subftanlications in support of these de- tial reform. This was the great mands, made them feel the neces- question which was presently to infity of oppofing against that order volve the national representatives in the full force of every existing au- faction and contest. thority. Mr. Neckar was desirous Whift these important affairs that the states might be assembled were in agitation, a circumstance at Paris ; but the king preferred occurred which is supposed on all Versailles, where the communication lides to have originated in some between the deputies and the court malevolent motive, whether of a would be more immediate. It is evie public or a private nature is not so dent that the deputies of the tiers easy to decide. In the populous état, who were collected from every suburb of St. Antoine, a very cop. remote quarter of the kingdom, and liderable paper-manufactory was many of them entirely unacquainted carried on, and a number of work, with the great world, assembled men consequently maintained by a under considerable disadvantages, in respectable citizen of the name of a place where every thing bore the Reveillon. This gentleman had itamp of despotism, and where in- accused a certain Abbé Roy, a detrigue and venality had indlustriously pendant of the Count d'Artois, of spread their choicest allurements, forgery, and the matter was before The agents of the court had al- the courts. Whether, therefore, ready eltablished conferences at the it arose from a private revenge in house of Madame Polignac-and the abbé, or whether the court it is said by the democratic party, party might imagine that a riot at that the chief object of their delibe- Paris would afford a fair apology ration was to unite the two princi- for the approach of such a number pal orders, the clergy and nobles, of troops as might effe&tually awe and to retain the commons in a the representatives of the nation, is ftate of dependence and subjection. uncertain. A groundless report was On the other hand, the deputies of maliciously spread, that Mr. Reveilthe people were not without their lon intended considerably to lower jealoufies; and those of each pro- the wages of his workmen, that he vince held their separate meetings, had atierted the bread was too good till at length they became united in for thein, and that they might subthat of Brittany.

filt as well upon potatoe flour, with It is evident that the voting by many infinuations to the same purorders, and not by poll, that is, the pofe. On the 27th of April, both assembling of the different orders ili the suburbs of St. Marc and St. their separate chambers, and invelt- Antoine were in motion, and Mr. ing each with the prerogative of Reveillon was burnt iv effigy. The

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most extraordinary circumstance which represented the nation enwas, that it had been announced to grofled all its applause, and Vive le the police, that the preceding days tiers état! was echoed from every a number of strangers had entered quarter. the city, and these men were now The assembly was opened by a the leaders of the insurrection, and speech from the throne, in which by profusely scattering money a- the monarch declared his fatisfacmongst the mob, increased both its tion at feeing himself surrounded, numbers and its ferocity. A small after so long an interval, by the redetachment of the French guards presentatives of his people--hemenwas sent to effect their dispersion, tioned the heavy debt of the public, but it was too weak to resist the rab- a part of which had accumulated

At the dawn of the following during his own reign, but in an day, the outrages were renewed, honourable causehe hinted at the and Mr. Reveillon's house was pil- general disquiet and the love of inlaged and destroyed. At length a novation which had taken possession formidable party of the military was of the minds of the people; but ordered out, and, after a conlidera- depended on their wifdom and moble carnage, the tumult was quelled. deration in the adoption of alterati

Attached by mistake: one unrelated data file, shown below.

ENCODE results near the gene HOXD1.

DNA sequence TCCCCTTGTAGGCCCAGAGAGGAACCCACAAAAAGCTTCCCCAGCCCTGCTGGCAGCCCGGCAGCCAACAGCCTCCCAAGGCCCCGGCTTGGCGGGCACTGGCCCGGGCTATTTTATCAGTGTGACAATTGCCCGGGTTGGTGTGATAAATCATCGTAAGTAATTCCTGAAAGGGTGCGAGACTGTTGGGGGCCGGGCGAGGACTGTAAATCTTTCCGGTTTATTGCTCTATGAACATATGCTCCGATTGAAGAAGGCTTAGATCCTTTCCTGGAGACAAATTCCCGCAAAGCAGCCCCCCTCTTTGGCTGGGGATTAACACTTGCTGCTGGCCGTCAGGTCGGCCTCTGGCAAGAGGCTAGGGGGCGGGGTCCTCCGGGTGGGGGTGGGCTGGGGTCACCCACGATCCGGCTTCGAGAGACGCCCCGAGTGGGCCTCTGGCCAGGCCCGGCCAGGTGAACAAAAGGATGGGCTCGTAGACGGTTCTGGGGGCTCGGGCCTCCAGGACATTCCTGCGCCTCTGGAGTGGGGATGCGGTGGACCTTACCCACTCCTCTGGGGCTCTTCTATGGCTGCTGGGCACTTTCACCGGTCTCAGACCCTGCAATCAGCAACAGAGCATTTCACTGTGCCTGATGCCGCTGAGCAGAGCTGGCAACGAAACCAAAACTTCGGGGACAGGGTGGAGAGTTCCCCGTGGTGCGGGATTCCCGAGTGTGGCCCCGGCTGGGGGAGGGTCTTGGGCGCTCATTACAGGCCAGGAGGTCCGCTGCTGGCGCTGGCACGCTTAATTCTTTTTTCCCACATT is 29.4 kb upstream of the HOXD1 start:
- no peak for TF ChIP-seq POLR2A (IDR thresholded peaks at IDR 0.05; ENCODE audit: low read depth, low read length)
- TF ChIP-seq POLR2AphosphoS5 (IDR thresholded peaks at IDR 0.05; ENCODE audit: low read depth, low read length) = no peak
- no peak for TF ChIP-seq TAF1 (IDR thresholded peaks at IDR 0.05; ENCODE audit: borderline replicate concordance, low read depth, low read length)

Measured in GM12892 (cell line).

Paris was scarcely recovered from ons; and concluded by warm prothe great terror and apprehenfion feflions of his own attachment to the which this insurrection occafioned, public welfare. when the day appointed for the The speech of M. Barretin, the meeting of the Itates-general ar. keeper of the seals, was but little rived. The 5th of May 1939, will attended to :-it, as well as that of be long memorable in the annáls of the king, recommended temper in France, and it was indeed a day of adopting alterations in the governfestivity to the whole nation. It ment; intimated, that the king had commenced, agreeably to ancient acceded to the wishes of his people custom, with a religious act. The in granting to the tiers état a dourepresentatives of the people, pre- ble repreientation, but left the ceded by the clergy, and followed great quettion of voting by orders by the king, repaired to the temple or by poll entirely undecided. of God, accompanied with an im- The attention which was refused mense crowd, offering vow's and to the keeper of the feals, was most prayers for success to their labours. liberally accorded to Mr. Neckar,

'í'he whole ceremony indicated though his address continued for the diflinction of orders, and evin- three hours. It did not, however, ced that it was the seciet determi- pals exempt from criticism-fome nation of the court strictly to main- alledged that it was an ill-arranged tain it. Faithful to the customs of and ill-digested mass; the repub2614, the nobility were arrayed in a licans complained that he did not sumptuous robe, and the deputies enlarge fufficiently on their favourite of the commons in the habit of the topic; they expected it to be filled law. Thus while the nobility and with projects and with systemsthe higher clergy glittered in gold the privileged orders wished him and jewels, the representatives of to be more explicit in tracing out the people appeared in mourning ; a plan of proceedings for the latesbut the spectators were not dazzled general--but all agreed that nothing by fplendid appearances, that body could be more luminous and fatis